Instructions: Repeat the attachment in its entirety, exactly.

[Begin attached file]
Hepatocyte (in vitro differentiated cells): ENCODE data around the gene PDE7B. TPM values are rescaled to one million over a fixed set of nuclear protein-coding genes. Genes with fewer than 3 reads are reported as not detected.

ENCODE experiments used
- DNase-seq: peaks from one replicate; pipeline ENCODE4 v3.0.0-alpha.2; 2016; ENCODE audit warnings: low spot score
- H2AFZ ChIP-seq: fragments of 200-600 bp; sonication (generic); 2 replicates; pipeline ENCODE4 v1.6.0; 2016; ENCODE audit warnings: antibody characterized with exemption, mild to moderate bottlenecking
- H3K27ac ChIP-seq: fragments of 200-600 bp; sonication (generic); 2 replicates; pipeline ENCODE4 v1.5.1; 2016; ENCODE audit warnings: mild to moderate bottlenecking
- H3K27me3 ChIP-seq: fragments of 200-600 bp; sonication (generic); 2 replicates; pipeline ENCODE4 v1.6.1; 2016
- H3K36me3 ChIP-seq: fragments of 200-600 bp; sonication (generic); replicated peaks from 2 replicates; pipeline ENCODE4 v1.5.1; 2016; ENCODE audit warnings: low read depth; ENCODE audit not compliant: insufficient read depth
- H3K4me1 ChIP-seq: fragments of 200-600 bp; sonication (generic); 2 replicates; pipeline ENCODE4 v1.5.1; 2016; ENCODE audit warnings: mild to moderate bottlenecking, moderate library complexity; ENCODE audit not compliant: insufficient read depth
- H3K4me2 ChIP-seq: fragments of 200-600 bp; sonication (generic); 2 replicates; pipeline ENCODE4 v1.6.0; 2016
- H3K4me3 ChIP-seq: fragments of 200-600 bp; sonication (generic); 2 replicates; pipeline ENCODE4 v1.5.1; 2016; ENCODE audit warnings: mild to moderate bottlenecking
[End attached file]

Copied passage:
Hepatocyte (in vitro differentiated cells): ENCODE data around the gene PDE7B. TPM values are rescaled to one million over a fixed set of nuclear protein-coding genes. Genes with fewer than 3 reads are reported as not detected.

ENCODE experiments used
- DNase-seq: peaks from one replicate; pipeline ENCODE4 v3.0.0-alpha.2; 2016; ENCODE audit warnings: low spot score
- H2AFZ ChIP-seq: fragments of 200-600 bp; sonication (generic); 2 replicates; pipeline ENCODE4 v1.6.0; 2016; ENCODE audit warnings: antibody characterized with exemption, mild to moderate bottlenecking
- H3K27ac ChIP-seq: fragments of 200-600 bp; sonication (generic); 2 replicates; pipeline ENCODE4 v1.5.1; 2016; ENCODE audit warnings: mild to moderate bottlenecking
- H3K27me3 ChIP-seq: fragments of 200-600 bp; sonication (generic); 2 replicates; pipeline ENCODE4 v1.6.1; 2016
- H3K36me3 ChIP-seq: fragments of 200-600 bp; sonication (generic); replicated peaks from 2 replicates; pipeline ENCODE4 v1.5.1; 2016; ENCODE audit warnings: low read depth; ENCODE audit not compliant: insufficient read depth
- H3K4me1 ChIP-seq: fragments of 200-600 bp; sonication (generic); 2 replicates; pipeline ENCODE4 v1.5.1; 2016; ENCODE audit warnings: mild to moderate bottlenecking, moderate library complexity; ENCODE audit not compliant: insufficient read depth
- H3K4me2 ChIP-seq: fragments of 200-600 bp; sonication (generic); 2 replicates; pipeline ENCODE4 v1.6.0; 2016
- H3K4me3 ChIP-seq: fragments of 200-600 bp; sonication (generic); 2 replicates; pipeline ENCODE4 v1.5.1; 2016; ENCODE audit warnings: mild to moderate bottlenecking